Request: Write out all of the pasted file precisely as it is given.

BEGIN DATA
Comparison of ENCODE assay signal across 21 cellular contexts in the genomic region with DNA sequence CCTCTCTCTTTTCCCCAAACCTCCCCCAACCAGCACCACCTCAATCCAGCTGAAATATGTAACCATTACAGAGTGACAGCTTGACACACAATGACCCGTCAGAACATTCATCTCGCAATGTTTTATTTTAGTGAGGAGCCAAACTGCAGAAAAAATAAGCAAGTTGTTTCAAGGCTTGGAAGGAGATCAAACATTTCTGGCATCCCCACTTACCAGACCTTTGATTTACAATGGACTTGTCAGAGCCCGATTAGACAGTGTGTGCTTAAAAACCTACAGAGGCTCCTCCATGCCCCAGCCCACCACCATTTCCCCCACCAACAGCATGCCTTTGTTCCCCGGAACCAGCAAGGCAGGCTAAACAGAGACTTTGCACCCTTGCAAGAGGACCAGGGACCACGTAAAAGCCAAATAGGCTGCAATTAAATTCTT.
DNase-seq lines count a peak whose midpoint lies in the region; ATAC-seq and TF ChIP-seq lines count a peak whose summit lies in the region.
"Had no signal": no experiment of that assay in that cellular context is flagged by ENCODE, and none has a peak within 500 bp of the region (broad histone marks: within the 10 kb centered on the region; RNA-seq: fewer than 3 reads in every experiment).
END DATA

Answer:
Comparison of ENCODE assay signal across 21 cellular contexts in the genomic region with DNA sequence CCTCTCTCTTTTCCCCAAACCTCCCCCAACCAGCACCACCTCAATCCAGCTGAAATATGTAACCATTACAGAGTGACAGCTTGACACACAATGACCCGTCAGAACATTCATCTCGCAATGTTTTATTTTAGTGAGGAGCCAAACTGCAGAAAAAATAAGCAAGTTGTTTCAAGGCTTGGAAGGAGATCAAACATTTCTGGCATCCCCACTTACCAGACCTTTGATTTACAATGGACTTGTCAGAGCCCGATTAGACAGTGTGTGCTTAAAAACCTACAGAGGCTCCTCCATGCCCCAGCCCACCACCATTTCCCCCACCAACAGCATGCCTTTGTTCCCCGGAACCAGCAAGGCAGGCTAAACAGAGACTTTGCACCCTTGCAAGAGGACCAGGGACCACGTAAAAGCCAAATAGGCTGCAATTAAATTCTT.
DNase-seq lines count a peak whose midpoint lies in the region; ATAC-seq and TF ChIP-seq lines count a peak whose summit lies in the region.
"Had no signal": no experiment of that assay in that cellular context is flagged by ENCODE, and none has a peak within 500 bp of the region (broad histone marks: within the 10 kb centered on the region; RNA-seq: fewer than 3 reads in every experiment).